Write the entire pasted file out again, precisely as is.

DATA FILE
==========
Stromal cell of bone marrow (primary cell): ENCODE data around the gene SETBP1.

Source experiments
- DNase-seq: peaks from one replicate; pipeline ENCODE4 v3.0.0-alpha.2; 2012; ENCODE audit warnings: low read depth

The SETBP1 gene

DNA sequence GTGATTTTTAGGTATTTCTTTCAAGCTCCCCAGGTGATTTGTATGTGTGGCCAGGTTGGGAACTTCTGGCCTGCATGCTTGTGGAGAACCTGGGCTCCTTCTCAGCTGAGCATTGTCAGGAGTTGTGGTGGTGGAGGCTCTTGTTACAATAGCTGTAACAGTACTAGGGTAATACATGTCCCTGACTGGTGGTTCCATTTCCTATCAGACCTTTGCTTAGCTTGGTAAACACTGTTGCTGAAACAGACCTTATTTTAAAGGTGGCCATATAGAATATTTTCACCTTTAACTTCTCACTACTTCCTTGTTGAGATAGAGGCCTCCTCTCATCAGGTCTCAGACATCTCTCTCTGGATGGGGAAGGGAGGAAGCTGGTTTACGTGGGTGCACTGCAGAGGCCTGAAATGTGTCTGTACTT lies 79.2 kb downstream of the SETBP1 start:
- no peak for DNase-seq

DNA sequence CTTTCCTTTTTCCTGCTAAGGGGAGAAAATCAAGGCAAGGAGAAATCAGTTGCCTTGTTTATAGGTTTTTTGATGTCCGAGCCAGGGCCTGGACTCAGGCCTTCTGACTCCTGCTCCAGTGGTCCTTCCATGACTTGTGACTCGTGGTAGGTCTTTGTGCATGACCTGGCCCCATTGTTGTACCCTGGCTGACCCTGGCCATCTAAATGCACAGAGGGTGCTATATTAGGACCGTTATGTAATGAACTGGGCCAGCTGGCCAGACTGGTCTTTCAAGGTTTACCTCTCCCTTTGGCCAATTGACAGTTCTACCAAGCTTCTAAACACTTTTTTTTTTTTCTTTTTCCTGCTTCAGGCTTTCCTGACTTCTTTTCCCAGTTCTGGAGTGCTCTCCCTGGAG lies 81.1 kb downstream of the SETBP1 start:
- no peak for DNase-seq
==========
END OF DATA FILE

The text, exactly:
Stromal cell of bone marrow (primary cell): ENCODE data around the gene SETBP1.

Source experiments
- DNase-seq: peaks from one replicate; pipeline ENCODE4 v3.0.0-alpha.2; 2012; ENCODE audit warnings: low read depth

The SETBP1 gene

DNA sequence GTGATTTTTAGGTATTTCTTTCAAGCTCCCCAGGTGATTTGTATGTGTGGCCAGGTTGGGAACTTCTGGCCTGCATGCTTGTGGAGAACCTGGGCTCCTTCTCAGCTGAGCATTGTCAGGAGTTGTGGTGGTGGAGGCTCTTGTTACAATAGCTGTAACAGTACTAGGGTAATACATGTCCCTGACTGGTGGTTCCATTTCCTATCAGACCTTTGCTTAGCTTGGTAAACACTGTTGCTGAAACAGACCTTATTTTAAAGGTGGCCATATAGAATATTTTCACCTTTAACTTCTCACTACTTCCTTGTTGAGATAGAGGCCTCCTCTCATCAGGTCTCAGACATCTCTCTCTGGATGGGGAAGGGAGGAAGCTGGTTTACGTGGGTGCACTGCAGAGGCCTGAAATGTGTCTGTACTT lies 79.2 kb downstream of the SETBP1 start:
- no peak for DNase-seq

DNA sequence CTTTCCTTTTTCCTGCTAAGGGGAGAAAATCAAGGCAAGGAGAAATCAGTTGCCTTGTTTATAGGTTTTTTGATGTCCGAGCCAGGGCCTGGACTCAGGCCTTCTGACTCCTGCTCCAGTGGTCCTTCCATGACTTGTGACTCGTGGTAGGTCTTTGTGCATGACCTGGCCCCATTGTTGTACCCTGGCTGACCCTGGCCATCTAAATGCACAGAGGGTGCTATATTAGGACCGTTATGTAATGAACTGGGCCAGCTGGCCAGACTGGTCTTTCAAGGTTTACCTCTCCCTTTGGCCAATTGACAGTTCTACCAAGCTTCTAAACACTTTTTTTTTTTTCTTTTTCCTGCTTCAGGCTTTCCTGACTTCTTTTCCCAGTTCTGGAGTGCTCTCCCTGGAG lies 81.1 kb downstream of the SETBP1 start:
- no peak for DNase-seq